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September is National Ovarian Cancer Awareness Month

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Ovarian cancer ranks as one of the most common cancer threats, and it is the fifth most deadly. More than 21,980 women are diagnosed with ovarian cancer each year, and more than 14,000 die annually. [1] Proactive diagnosis and treatment, however, greatly improve the odds because 93 percent of women survive five years or longer if the cancer is detected and treated during the early stages.

That's why raising awareness of ovarian cancer is so important. President Obama designated the awareness event in 2016. [2] OvarianCancerAwareness.org was founded in 2000 to raise awareness and includes a who's who of cancer-fighting organizations, physicians, medical professionals and community activists dedicated to the fight against cancer. During September, local organizations and individuals can work together to reinforce cancer awareness and help to prevent unnecessary suffering and deaths.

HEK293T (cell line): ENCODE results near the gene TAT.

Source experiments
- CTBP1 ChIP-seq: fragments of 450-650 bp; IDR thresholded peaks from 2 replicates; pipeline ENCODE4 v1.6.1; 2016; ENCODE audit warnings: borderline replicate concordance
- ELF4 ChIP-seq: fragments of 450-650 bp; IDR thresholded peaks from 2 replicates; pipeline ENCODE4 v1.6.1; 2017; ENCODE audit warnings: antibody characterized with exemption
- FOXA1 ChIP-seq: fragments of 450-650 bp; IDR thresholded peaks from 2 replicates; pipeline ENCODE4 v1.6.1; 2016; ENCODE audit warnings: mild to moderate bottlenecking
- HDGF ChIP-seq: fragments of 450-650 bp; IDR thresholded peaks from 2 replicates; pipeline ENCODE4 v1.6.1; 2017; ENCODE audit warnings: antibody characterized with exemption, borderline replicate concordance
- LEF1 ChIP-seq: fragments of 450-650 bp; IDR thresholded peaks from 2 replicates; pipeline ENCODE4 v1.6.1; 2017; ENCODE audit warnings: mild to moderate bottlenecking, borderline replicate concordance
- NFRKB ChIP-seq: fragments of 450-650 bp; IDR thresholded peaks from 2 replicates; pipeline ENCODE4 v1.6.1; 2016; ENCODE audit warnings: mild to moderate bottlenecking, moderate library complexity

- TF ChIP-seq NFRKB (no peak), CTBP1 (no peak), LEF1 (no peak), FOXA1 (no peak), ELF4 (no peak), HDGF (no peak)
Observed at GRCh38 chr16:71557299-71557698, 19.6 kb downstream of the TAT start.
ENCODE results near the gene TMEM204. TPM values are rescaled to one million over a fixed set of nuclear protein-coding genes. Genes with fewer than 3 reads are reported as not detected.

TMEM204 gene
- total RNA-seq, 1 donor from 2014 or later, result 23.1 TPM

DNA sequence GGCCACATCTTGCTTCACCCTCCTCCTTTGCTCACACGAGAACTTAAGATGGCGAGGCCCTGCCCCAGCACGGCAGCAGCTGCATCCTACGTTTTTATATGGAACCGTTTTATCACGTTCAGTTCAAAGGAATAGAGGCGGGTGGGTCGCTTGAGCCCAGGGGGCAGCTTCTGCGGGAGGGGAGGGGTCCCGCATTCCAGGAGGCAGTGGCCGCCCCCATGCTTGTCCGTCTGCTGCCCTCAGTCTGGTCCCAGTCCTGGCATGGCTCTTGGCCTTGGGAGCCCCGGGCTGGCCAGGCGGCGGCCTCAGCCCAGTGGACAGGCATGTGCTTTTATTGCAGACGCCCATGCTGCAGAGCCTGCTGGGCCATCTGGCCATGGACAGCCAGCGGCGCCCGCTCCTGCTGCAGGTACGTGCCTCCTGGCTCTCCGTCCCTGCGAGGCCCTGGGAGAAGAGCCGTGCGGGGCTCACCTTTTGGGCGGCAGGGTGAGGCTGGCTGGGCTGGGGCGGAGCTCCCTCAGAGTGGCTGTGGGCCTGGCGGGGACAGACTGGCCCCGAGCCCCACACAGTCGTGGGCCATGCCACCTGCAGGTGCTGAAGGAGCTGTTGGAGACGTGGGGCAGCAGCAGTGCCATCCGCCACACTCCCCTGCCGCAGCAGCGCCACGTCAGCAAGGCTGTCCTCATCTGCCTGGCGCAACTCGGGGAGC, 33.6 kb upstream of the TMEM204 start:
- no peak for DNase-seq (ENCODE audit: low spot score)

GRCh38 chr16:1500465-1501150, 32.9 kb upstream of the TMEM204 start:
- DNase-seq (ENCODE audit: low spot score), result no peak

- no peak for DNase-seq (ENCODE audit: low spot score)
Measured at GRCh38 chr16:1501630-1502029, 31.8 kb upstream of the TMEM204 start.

Facts About Ovarian Cancer You Should Know

Most women develop ovarian cancer during their fifties and sixties at the median age of 63. Many patients have a genetic predisposition for ovarian cancer, which is caused by a mutation of the BRCA gene. If the women in your family history have had ovarian cancer, your risk increases. Other key risk factors for getting ovarian cancer include: [3]

• Women who experience uninterrupted ovulation due to fertility treatments and have never been pregnant

• Using excessive talcum powder in the genital area

• Women who have early onset of their periods or had a late menopause

• Smoking, which seems to lead to mucinous ovarian cancer